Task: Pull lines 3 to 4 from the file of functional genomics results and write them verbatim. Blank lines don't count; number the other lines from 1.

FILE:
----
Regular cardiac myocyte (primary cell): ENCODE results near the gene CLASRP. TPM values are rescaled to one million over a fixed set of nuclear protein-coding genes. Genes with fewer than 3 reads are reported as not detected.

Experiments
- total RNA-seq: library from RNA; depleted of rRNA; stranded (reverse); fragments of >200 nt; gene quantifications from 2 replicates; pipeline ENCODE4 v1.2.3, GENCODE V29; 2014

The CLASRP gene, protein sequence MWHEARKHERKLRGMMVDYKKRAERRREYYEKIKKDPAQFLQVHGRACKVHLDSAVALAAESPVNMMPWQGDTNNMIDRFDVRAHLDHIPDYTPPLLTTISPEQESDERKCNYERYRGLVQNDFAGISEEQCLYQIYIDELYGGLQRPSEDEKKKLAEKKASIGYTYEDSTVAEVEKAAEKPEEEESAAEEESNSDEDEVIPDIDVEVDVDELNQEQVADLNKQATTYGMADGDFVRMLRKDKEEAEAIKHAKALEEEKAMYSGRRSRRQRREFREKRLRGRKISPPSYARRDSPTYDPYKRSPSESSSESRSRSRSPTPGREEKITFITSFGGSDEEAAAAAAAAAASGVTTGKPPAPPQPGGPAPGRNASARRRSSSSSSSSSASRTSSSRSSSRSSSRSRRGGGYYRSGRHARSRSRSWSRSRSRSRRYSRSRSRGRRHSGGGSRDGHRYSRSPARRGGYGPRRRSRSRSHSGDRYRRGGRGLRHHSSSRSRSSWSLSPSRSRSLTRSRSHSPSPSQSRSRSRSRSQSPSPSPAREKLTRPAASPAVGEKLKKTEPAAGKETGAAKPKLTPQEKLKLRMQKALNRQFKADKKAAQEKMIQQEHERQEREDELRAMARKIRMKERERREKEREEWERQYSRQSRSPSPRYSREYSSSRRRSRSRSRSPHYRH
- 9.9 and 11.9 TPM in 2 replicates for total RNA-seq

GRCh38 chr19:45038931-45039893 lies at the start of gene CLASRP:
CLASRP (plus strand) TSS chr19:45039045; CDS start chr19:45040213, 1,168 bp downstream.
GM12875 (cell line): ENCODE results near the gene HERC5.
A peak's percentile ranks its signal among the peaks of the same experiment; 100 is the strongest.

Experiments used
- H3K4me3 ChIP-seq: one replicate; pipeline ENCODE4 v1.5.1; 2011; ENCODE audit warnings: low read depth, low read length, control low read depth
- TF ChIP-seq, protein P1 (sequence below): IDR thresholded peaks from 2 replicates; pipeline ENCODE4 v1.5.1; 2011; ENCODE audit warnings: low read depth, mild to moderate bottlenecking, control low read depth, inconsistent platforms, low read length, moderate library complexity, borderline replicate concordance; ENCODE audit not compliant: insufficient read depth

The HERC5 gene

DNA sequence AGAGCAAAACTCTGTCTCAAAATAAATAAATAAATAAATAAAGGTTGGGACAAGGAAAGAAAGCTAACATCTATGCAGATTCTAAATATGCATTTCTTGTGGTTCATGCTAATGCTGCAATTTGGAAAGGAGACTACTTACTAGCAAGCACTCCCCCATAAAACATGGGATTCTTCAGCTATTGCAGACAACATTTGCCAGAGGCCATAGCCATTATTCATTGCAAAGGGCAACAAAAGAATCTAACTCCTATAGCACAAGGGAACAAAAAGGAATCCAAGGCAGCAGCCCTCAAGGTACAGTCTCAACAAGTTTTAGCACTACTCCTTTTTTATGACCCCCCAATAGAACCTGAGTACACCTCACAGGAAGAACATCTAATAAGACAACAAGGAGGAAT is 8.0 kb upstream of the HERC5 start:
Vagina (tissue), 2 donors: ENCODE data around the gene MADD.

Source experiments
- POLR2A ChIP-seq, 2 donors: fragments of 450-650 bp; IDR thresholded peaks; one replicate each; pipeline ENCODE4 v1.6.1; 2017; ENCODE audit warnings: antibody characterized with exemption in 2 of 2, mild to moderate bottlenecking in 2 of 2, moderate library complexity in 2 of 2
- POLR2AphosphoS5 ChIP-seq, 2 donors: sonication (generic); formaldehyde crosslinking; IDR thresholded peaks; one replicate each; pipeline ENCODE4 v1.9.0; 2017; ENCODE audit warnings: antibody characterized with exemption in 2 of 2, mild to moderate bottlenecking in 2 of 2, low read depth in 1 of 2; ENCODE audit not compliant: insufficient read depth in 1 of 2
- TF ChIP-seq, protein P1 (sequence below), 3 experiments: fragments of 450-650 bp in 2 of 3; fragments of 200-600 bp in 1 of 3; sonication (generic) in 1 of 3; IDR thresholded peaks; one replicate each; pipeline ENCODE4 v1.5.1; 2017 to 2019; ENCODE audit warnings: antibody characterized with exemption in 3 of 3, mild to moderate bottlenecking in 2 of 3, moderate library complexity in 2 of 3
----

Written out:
- total RNA-seq: library from RNA; depleted of rRNA; stranded (reverse); fragments of >200 nt; gene quantifications from 2 replicates; pipeline ENCODE4 v1.2.3, GENCODE V29; 2014

The CLASRP gene, protein sequence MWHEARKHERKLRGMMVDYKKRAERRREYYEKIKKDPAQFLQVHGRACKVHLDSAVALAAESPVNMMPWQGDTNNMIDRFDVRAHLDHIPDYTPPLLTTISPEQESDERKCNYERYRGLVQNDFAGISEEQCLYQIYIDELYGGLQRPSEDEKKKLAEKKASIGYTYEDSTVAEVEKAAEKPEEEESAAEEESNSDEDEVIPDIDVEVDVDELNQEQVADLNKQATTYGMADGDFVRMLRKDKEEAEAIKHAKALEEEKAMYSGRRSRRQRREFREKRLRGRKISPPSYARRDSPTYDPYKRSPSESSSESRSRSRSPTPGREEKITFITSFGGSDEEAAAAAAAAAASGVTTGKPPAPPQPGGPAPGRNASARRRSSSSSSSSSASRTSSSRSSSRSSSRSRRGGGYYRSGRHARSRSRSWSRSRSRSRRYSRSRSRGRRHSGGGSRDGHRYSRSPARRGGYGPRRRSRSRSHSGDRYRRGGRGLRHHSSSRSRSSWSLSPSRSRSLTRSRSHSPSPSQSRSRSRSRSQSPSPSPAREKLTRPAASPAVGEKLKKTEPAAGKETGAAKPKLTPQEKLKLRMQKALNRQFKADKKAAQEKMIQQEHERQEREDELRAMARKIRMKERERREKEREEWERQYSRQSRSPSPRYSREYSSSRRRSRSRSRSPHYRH